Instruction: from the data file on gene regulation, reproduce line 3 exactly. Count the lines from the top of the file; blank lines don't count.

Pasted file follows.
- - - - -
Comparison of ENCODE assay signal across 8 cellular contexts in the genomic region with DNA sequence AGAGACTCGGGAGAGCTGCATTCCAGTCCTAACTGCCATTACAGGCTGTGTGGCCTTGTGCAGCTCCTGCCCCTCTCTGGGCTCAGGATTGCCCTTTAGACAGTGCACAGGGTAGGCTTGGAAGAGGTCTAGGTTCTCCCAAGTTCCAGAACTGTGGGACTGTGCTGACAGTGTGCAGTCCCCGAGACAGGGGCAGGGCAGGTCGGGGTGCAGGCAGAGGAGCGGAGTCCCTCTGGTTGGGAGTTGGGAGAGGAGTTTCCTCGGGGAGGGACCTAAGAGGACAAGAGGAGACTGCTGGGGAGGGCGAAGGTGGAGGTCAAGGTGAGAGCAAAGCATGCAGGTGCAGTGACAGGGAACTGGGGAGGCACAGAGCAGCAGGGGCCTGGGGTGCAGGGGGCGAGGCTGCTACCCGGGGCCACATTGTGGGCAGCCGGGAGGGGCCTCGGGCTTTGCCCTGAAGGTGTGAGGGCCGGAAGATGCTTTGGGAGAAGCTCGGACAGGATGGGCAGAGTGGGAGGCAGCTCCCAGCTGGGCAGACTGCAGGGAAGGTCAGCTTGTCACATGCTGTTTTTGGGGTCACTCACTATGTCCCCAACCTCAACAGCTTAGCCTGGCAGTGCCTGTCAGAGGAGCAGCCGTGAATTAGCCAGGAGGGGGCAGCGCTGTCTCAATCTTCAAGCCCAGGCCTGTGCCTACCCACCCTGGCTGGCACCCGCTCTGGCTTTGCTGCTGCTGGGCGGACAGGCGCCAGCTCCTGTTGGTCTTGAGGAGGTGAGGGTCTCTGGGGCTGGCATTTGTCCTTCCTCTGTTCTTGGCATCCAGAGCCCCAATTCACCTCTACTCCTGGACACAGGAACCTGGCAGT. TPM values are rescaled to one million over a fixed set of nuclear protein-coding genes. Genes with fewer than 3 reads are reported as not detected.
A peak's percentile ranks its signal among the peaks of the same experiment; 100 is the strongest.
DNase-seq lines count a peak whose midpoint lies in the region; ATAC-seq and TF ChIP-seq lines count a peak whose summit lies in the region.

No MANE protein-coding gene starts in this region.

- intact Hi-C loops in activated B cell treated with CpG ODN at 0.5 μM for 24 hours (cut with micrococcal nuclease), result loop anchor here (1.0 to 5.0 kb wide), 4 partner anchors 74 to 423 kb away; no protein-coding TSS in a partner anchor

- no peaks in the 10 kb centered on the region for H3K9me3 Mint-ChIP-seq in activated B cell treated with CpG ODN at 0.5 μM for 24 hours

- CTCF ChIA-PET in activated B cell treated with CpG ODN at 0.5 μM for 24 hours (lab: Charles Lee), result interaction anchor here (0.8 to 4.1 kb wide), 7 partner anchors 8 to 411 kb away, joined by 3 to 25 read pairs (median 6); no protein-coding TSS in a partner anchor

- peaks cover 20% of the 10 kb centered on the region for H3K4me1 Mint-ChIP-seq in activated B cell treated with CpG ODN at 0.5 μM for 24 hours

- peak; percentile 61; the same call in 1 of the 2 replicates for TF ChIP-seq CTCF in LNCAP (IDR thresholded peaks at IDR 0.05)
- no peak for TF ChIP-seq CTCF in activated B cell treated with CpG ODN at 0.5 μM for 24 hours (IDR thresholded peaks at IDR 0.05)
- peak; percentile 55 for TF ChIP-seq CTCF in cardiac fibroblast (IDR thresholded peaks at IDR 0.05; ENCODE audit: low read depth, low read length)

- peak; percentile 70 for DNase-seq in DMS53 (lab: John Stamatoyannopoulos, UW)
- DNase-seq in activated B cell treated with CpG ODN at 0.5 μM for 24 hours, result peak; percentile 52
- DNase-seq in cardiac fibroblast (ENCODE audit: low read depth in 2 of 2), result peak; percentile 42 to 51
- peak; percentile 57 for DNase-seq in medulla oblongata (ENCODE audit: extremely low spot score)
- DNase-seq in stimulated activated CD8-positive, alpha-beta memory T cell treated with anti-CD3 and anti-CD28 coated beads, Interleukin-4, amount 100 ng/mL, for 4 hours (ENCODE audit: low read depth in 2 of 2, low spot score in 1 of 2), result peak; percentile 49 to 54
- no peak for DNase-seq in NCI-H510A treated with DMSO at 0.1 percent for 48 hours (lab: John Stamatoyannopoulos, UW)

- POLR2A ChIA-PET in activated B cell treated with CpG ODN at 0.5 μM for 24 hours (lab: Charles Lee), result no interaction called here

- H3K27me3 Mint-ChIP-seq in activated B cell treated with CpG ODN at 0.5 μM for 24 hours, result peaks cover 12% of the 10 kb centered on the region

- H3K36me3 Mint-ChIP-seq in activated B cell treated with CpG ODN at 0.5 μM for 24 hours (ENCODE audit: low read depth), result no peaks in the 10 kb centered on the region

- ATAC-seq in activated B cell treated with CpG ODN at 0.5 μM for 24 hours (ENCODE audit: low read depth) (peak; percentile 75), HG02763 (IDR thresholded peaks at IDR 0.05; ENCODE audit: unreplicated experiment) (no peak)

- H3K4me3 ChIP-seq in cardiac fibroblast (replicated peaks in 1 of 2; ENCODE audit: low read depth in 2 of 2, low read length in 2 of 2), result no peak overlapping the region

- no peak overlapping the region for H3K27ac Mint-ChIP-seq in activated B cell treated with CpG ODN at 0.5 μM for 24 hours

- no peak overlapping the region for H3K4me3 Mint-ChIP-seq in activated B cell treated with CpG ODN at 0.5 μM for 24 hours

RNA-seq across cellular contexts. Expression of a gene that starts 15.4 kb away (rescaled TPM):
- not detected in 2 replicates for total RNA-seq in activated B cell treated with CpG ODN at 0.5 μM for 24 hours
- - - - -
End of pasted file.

DNase-seq lines count a peak whose midpoint lies in the region; ATAC-seq and TF ChIP-seq lines count a peak whose summit lies in the region.